• Is Jesus the way, the truth and the life for you, personally and daily? (John 14:6)

See also:

15 July 2012

Throwing stones

The law brings judgement and death. Grace brings forgiveness and life. And what I receive I should also freely give to others. There is no advantage in receiving grace if I do not also share it around liberally. As I judge, so will I be judged.

Writing in the dust
While I was walking back from town two days ago I was thinking about the woman caught in adultery and brought before Jesus by the scribes and Pharisees. And I was struck powerfully by a sudden thought. I realised what Jesus had meant when he said that the one without sin should throw the first stone. he was talking about himself!

Looking the passage up later I discovered, of course, that others had come to this conclusion ahead of me. But the sudden revelation while walking left its mark nonetheless. It had been a revelation to me. It was an example of how abruptly and quite without warning we can grasp a new aspect of something. We suddenly 'get' it, and usually for no particular reason.

These flashes of inspiration or revelation are valuable, but they don't seem to come from careful and exhaustive study. Rather, they are like small movements caught in the corner of the eye. Our attention is caught, our gaze shifts, and we become suddenly aware of what we had not known and were not looking for.

Here is the passage I was pondering...

Early next morning he returned to the Temple and the entire crowd came to him. So he sat down and began to teach them. But the scribes and Pharisees brought in to him a woman who had been caught in adultery. They made her stand in front, and then said to him, “Now, master, this woman has been caught in adultery, in the very act. According to the Law, Moses commanded us to stone such women to death. Now, what do you say about her?”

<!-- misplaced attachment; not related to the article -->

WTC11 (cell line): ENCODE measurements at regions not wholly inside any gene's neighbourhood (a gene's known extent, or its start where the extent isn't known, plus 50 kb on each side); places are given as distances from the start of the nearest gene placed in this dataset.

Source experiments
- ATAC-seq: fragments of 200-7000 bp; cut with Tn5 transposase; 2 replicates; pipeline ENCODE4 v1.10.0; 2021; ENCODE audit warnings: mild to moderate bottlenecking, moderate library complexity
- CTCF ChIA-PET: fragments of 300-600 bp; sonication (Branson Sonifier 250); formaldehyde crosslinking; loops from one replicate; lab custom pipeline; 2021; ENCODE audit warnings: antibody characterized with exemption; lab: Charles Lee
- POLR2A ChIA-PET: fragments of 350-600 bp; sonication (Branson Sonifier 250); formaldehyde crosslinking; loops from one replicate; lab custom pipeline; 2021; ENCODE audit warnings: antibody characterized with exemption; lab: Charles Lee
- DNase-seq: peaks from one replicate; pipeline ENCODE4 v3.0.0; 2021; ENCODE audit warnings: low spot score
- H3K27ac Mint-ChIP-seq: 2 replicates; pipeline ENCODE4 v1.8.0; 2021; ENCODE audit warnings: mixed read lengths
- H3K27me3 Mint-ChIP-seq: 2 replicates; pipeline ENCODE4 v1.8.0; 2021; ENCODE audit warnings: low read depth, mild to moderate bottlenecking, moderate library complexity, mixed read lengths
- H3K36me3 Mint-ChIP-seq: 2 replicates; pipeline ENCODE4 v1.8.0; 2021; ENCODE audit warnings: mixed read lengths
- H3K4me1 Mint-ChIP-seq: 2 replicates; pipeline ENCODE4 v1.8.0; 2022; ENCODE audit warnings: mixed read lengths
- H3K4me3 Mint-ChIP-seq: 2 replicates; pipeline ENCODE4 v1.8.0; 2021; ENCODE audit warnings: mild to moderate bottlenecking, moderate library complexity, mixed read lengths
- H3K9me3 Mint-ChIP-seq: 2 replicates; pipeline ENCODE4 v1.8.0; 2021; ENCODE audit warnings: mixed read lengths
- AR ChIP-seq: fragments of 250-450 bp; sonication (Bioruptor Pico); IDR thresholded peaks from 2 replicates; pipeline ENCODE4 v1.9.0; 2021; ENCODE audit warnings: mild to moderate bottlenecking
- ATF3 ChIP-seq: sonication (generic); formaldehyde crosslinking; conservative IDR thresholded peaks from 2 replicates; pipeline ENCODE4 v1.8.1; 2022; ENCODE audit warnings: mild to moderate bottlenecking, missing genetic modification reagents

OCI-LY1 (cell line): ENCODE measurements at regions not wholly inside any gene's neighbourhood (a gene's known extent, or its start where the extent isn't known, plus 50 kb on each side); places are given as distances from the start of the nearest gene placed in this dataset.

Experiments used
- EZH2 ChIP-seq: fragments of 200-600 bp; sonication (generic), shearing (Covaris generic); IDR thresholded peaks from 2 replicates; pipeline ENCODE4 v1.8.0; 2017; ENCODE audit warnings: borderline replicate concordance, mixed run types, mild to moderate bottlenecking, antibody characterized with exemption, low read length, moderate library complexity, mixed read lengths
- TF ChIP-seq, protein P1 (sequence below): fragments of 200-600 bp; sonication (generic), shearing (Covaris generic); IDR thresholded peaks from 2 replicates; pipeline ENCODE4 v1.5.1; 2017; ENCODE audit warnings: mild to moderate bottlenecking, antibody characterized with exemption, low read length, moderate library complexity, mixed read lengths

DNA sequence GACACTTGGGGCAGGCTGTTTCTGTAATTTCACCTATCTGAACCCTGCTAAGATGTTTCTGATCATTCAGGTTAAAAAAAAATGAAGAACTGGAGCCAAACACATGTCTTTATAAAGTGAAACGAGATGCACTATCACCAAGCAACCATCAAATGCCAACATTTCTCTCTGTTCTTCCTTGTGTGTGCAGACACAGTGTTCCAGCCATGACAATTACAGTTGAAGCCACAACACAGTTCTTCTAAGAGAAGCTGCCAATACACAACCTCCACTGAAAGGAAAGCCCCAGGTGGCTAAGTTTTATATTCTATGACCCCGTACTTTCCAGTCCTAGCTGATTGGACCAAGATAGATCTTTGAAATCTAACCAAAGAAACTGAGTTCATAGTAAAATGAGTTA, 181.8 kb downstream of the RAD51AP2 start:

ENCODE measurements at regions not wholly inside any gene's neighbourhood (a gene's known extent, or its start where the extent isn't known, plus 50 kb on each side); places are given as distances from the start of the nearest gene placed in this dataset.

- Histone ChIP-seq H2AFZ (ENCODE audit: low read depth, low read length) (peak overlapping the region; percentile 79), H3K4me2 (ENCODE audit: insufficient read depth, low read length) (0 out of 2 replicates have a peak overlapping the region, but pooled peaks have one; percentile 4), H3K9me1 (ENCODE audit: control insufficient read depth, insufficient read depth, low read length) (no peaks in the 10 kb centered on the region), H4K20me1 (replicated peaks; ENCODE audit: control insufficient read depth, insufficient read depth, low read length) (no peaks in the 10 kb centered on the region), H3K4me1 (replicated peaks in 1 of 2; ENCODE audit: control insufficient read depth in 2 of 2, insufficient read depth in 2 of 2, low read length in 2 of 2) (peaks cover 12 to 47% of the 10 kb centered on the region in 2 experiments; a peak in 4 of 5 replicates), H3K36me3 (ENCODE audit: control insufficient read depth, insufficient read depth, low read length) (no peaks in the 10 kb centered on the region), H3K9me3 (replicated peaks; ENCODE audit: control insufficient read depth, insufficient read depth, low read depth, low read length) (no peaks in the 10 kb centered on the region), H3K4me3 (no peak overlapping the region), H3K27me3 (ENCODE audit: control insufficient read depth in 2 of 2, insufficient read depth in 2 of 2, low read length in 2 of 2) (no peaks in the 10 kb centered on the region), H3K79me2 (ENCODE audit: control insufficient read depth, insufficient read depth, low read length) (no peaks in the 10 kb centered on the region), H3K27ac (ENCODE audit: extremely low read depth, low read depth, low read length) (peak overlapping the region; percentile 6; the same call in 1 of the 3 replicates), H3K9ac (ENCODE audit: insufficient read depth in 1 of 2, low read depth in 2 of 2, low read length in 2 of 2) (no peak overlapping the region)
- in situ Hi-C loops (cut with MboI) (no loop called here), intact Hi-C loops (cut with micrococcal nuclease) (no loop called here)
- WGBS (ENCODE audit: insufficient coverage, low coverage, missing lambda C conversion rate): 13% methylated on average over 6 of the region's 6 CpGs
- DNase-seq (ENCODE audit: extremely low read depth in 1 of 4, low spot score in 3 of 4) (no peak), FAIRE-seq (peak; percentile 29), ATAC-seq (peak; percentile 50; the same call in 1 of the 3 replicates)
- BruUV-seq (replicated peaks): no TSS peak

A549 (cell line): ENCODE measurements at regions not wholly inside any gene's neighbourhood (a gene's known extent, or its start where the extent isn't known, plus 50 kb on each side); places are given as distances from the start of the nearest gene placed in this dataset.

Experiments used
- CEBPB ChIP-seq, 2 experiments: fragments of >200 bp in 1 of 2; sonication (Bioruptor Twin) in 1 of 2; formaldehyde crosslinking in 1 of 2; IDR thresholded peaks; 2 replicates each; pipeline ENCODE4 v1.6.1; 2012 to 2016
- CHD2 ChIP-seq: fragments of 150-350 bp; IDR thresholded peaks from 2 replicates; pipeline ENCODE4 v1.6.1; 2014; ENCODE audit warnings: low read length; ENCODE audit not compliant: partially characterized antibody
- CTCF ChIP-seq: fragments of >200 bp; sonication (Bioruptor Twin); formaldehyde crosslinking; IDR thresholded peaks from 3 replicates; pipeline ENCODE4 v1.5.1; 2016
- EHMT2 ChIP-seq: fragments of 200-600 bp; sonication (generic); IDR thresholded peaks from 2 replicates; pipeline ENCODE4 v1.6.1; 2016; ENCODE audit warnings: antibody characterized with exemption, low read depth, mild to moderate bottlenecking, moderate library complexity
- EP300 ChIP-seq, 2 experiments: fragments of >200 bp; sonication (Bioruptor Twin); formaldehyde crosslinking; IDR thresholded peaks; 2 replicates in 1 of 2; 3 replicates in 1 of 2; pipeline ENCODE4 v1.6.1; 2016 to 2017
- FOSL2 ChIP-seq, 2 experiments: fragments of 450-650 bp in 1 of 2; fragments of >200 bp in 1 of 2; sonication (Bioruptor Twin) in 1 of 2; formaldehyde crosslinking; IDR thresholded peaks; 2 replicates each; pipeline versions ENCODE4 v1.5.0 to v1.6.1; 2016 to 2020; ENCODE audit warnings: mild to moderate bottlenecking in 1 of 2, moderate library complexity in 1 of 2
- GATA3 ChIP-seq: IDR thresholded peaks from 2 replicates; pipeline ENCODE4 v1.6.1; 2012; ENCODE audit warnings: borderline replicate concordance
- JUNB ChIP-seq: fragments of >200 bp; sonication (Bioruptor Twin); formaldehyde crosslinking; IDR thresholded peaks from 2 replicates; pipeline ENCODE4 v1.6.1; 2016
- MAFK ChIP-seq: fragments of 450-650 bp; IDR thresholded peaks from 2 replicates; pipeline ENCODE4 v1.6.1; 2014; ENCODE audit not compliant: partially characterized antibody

They said this to test him, so that they might have some good grounds for an accusation. But Jesus stooped down and began to write with his finger in the dust on the ground. But as they persisted in their questioning, he straightened himself up and said to them, “Let the one among you who has never sinned throw the first stone at her.” Then he stooped down again and continued writing with his finger on the ground. And when they heard what he said, they were convicted by their own consciences and went out, one by one, beginning with the eldest until they had all gone.

Jesus was left alone, with the woman still standing where they had put her. So he stood up and said to her, “Where are they all—did no one condemn you?”

And she said, “No one, sir.” “Neither do I condemn you,” said Jesus to her. “Go home and do not sin again.” (John 8:2-11, JB Phillips New Testament)

Jesus said the one without sin should throw the first stone. But there was one person in the room who had no sin and who therefore had the right to throw that first stone. And that was Jesus. All the others had left, aware of their own sin and, perhaps, not wanting to have it pointed out!

So instead of condemning her, Jesus simply told her 'Neither do I condemn you, go and don't sin any more'.